Does fox and wolf urine keep rats and mice away? A test


#1

Originally published at: https://boingboing.net/2018/11/06/does-fox-and-wolf-urine-keep-r.html


#2

No joking, what works for my building is the people on the bottom floor putting out catfood.

We have 3 or 4 outdoor cats now, and no rodents spotted (or their poop) in years.

Of course, now occasionally I startle a raccoon or possum coming home, but it is a welcome trade.


#3

My folks use this stuff to keep deer from eating their shrubs, and it seems to work.


#4

#5

Given that rodents infected with toxoplasmosis are actually attracted to the smell of cat urine (at least), I could see this being counterproductive in some cases.

Studies I’ve read indicate that the presence of cats does nothing for rats except make them less visible (they’re still there though). That’s because only in places with especially small rats (e.g. New Zealand) do cats catch adult rats.

Where I am, the raccoons are heavily infected with a dangerous parasitic roundworm that’ll infect humans (eyes, brains, various internal organs), spread through feces (which raccoons leave in areas where they’re being fed).
All in all, I actually prefer rats.


#6

I live in the distant suburbs, so it’s mice at issue. I see cats around these parts carrying fairly large chipmunks too. Never had a rat problem.

Well, if I find raccoons or possum nesting in my kitchen, my preference will also flip.


#7

Bad enough when they’re outside (they kill cats, injure dogs, destroy gardens), but I had raccoons in my ceiling. Still haven’t completely dealt with the mess, even after years of work.


#8

I used fox urine to chase away a family of squirrels that gnawed a hole in the eave and built a nest in the attic. Seemed to work but I don’t have empirical evidence of it.


#9


#10

I’ve tried peeing in a circle, didn’t make a damn bit of difference.


#11

Wouldn’t it be cheaper to try home brew first? And more plentiful.


#12

Our raccoons make a regular habit of taking their nightly dump on the skylight of our kitchen. Thanks guys.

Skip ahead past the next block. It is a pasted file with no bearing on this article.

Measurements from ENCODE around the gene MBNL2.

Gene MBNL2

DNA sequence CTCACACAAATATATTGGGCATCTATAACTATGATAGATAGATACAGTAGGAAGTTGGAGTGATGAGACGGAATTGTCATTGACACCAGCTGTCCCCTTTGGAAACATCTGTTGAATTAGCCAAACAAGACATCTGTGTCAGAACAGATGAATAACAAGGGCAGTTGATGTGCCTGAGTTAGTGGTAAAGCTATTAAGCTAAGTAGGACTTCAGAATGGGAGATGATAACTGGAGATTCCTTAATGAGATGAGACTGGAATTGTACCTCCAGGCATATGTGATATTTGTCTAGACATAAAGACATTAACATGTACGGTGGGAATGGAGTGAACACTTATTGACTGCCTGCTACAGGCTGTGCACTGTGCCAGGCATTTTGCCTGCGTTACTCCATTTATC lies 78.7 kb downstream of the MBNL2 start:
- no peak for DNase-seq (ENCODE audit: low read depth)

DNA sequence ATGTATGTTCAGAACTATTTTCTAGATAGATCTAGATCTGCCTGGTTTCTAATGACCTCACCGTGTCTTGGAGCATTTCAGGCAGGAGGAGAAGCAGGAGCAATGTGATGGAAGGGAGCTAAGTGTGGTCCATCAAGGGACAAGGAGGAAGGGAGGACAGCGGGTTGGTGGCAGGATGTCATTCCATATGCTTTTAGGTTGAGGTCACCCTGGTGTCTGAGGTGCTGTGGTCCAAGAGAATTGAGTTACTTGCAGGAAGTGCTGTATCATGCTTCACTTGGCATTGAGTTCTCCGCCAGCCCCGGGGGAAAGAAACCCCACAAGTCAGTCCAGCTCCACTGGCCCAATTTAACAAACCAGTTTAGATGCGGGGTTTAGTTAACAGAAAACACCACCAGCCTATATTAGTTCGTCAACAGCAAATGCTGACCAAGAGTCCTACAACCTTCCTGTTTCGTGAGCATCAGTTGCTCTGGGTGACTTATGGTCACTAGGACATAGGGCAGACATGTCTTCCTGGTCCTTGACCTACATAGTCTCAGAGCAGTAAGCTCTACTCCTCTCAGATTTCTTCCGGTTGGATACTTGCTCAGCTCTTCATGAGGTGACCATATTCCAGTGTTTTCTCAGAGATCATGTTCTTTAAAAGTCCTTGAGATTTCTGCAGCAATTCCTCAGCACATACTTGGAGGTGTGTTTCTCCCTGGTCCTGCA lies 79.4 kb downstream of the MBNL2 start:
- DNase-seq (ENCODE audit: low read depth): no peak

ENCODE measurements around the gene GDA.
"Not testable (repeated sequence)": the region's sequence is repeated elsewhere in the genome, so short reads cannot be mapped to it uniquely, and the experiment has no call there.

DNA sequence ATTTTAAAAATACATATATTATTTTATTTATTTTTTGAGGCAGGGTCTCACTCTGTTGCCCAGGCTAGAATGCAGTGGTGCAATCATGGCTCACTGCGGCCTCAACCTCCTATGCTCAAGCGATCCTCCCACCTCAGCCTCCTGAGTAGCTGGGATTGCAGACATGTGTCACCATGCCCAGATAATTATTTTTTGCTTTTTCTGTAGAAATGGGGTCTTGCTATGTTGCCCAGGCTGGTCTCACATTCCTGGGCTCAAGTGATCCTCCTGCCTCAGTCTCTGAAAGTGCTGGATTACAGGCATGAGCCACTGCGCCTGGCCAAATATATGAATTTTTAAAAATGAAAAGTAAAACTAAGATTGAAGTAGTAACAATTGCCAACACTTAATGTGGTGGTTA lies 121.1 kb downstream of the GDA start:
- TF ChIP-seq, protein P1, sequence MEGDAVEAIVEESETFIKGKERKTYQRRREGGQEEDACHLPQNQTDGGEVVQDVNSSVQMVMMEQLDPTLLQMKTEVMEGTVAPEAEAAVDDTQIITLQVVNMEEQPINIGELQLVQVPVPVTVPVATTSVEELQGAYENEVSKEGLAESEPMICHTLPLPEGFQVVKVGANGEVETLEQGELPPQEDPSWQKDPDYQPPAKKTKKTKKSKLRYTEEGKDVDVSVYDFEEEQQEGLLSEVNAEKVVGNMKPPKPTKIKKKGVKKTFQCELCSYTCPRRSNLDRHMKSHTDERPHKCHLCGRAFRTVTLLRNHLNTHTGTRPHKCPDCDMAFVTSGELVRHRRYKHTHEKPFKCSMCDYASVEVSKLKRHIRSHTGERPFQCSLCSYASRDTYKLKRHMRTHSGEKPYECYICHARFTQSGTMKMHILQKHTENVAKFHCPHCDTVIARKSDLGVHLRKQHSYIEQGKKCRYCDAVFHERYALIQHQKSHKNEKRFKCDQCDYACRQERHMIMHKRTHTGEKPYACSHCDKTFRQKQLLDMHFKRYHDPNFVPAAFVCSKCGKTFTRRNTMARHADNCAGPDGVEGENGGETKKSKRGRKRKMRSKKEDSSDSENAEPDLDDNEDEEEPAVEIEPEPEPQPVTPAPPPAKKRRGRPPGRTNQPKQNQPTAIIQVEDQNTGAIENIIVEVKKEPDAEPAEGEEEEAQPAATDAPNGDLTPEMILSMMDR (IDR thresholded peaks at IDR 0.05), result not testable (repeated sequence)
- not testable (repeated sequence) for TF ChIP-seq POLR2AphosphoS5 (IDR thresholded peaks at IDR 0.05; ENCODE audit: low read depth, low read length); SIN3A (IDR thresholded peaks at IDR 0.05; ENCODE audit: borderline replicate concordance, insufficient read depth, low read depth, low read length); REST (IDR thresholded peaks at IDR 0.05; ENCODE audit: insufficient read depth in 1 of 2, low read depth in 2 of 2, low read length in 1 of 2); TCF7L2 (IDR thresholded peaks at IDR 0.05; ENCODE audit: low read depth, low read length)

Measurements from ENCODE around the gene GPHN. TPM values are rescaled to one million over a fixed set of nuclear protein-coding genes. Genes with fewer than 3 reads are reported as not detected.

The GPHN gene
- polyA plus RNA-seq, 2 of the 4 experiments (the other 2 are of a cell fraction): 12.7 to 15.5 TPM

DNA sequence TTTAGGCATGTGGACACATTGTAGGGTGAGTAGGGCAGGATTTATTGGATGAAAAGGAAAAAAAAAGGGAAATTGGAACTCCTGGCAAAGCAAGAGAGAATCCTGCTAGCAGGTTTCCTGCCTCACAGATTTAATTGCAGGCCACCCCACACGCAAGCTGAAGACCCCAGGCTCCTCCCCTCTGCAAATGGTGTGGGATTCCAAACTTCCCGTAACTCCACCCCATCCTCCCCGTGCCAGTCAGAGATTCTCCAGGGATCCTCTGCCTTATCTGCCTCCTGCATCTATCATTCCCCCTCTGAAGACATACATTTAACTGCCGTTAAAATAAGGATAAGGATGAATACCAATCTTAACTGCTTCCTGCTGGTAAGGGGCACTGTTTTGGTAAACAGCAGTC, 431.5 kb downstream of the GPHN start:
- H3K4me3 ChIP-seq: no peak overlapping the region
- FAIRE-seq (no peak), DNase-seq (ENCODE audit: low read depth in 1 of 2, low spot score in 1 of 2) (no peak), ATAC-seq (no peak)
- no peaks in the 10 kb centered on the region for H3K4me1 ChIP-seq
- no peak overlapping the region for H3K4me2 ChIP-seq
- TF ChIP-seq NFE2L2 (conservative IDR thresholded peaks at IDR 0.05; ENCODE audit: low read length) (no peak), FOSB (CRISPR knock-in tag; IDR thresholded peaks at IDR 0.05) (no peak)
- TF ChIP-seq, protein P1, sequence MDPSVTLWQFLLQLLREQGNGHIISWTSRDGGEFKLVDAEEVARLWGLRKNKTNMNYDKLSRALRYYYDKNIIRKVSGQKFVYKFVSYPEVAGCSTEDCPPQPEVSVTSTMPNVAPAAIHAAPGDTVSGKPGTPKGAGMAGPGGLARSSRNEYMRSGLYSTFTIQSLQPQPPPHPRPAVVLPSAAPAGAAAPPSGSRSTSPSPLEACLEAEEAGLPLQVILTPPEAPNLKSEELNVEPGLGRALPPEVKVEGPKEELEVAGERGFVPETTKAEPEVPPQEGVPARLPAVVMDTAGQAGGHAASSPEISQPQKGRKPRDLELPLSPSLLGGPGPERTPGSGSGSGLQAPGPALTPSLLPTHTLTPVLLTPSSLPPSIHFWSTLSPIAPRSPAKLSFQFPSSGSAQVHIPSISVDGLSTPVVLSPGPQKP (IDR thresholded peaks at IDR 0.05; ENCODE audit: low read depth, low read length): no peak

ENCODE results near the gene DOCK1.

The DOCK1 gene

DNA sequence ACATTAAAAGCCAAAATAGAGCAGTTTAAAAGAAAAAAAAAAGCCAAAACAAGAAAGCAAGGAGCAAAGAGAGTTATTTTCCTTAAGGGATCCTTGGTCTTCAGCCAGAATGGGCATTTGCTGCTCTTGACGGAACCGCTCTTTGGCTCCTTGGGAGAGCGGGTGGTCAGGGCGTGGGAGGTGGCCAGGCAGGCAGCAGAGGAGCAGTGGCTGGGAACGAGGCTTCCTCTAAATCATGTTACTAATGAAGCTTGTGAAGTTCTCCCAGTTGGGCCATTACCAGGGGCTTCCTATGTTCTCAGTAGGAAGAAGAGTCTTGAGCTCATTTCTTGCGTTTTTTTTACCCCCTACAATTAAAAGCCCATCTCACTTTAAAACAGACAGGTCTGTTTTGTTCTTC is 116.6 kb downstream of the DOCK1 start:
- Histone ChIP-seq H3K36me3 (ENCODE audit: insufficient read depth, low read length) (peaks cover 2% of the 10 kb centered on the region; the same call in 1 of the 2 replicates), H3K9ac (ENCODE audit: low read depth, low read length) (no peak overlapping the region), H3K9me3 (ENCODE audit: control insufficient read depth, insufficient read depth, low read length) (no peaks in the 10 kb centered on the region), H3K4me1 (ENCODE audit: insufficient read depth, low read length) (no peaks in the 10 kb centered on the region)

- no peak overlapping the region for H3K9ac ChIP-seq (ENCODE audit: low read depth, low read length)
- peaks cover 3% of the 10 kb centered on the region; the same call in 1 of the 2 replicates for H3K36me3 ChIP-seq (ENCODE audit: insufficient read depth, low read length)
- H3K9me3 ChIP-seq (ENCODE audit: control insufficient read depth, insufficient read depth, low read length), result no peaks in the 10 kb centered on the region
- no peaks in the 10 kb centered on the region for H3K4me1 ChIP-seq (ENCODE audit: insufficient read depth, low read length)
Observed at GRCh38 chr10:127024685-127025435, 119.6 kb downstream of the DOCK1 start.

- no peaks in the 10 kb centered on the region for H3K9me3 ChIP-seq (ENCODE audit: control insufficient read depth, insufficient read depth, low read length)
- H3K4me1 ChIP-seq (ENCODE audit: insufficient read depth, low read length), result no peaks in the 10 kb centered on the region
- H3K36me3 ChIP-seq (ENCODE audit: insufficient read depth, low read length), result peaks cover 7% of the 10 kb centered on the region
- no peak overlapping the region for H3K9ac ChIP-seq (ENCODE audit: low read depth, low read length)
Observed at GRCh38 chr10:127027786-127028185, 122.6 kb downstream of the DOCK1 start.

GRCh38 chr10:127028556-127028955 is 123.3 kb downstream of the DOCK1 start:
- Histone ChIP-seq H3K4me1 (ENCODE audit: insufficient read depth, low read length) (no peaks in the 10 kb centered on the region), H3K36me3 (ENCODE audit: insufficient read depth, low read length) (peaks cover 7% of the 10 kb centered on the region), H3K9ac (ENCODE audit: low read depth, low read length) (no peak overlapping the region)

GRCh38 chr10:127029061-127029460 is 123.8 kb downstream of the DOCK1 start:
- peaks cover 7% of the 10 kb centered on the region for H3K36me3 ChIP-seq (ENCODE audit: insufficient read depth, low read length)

Also - rat’s don’t give a rat’s ass about predator vermin. Maybe raccoon shit would keep them away. Hmmm.


#13

Never mind the urine. I want a shot of beaver musk-gland liquor:

https://www.andersson-import.de/l-o-smith-bvr-hjt-jagd-schnaps-43-5-vol-700ml.html


#14

Even mice don’t seem to be deterred by cats when the cats don’t hunt them (I had a cat who just loved to watch the mouse show in my apartment, completely useless!)

On the other hand our local feral cat, who was fed by my neighbour but was feral, successfully hunted and ate rats. So I think it really depends on the hunting prowess of the individual feline, probably tied to their own expertise (or lack thereof).


#15

I can’t remember, do you at least cut it with tonic water?


#16

for rats you need a Mink


#17

You have to pee in a pentagram.


#18

This is a cruel and unusual treatment for various critters:

Raisins, oats, any left over cookies, etc. Mix well with quick mud powder used in drywall finishing. They eat the coated fruit and oats. The moisture in their guts activates the drywall mud powder and turns it into rocks which block their gut > death.

I know it sounds gruesome, but when you consider what D-Con rat poison does to their circulatory system… I used this method to kill a family of skunks that had taken up residence under my house. Works on rats that like to eat things in your car’s engine compartment.


#19

Well snap, looks like mice use more context than ^(folders of) people do. I was looking for ’ Social Isolation Co-opts Fear and Aggression Circuits’ https://www.cell.com/cell/fulltext/S0092-8674(18)30524-5 which is https://doi.org/10.1016/j.cell.2018.04.031 but I don’t know how mice think about food inside the test area (and I’m not looking for a mashup with that YouTuber that makes superinsulated walls (fill with areosol caulk miasma, pressurize, let set 3 days, and sealed!) for YouCurrency.)

The House With Feral Fox News People In Its Walls…nope, noooope. No. nah.


#20

From what I’ve read, it really doesn’t. It’s a matter of rats generally being too big for cats. So unless the rats are immature (and/or sick), or the cats abnormally large and/or aggressive, it just doesn’t happen on a regular basis. The exception being in places that have unusually small rats, e.g. New Zealand, apparently.